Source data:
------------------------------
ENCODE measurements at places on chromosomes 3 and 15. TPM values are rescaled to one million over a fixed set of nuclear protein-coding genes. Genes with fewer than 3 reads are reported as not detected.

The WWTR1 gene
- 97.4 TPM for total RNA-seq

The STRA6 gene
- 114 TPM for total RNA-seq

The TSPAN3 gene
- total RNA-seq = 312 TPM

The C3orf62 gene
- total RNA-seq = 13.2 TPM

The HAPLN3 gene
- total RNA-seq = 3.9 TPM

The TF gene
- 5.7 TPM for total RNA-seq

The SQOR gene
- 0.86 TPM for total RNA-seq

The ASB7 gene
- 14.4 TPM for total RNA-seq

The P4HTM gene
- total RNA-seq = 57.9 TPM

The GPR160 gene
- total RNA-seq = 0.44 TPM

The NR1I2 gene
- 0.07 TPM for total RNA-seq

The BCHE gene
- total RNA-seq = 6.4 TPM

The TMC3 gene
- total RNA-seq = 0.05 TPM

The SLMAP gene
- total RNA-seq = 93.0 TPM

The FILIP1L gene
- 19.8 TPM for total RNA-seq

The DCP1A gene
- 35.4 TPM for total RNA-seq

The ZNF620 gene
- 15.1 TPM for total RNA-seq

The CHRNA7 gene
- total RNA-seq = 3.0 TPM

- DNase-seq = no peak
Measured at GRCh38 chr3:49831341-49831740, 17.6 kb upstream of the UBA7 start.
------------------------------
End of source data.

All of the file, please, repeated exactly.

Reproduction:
ENCODE measurements at places on chromosomes 3 and 15. TPM values are rescaled to one million over a fixed set of nuclear protein-coding genes. Genes with fewer than 3 reads are reported as not detected.

The WWTR1 gene
- 97.4 TPM for total RNA-seq

The STRA6 gene
- 114 TPM for total RNA-seq

The TSPAN3 gene
- total RNA-seq = 312 TPM

The C3orf62 gene
- total RNA-seq = 13.2 TPM

The HAPLN3 gene
- total RNA-seq = 3.9 TPM

The TF gene
- 5.7 TPM for total RNA-seq

The SQOR gene
- 0.86 TPM for total RNA-seq

The ASB7 gene
- 14.4 TPM for total RNA-seq

The P4HTM gene
- total RNA-seq = 57.9 TPM

The GPR160 gene
- total RNA-seq = 0.44 TPM

The NR1I2 gene
- 0.07 TPM for total RNA-seq

The BCHE gene
- total RNA-seq = 6.4 TPM

The TMC3 gene
- total RNA-seq = 0.05 TPM

The SLMAP gene
- total RNA-seq = 93.0 TPM

The FILIP1L gene
- 19.8 TPM for total RNA-seq

The DCP1A gene
- 35.4 TPM for total RNA-seq

The ZNF620 gene
- 15.1 TPM for total RNA-seq

The CHRNA7 gene
- total RNA-seq = 3.0 TPM

- DNase-seq = no peak
Measured at GRCh38 chr3:49831341-49831740, 17.6 kb upstream of the UBA7 start.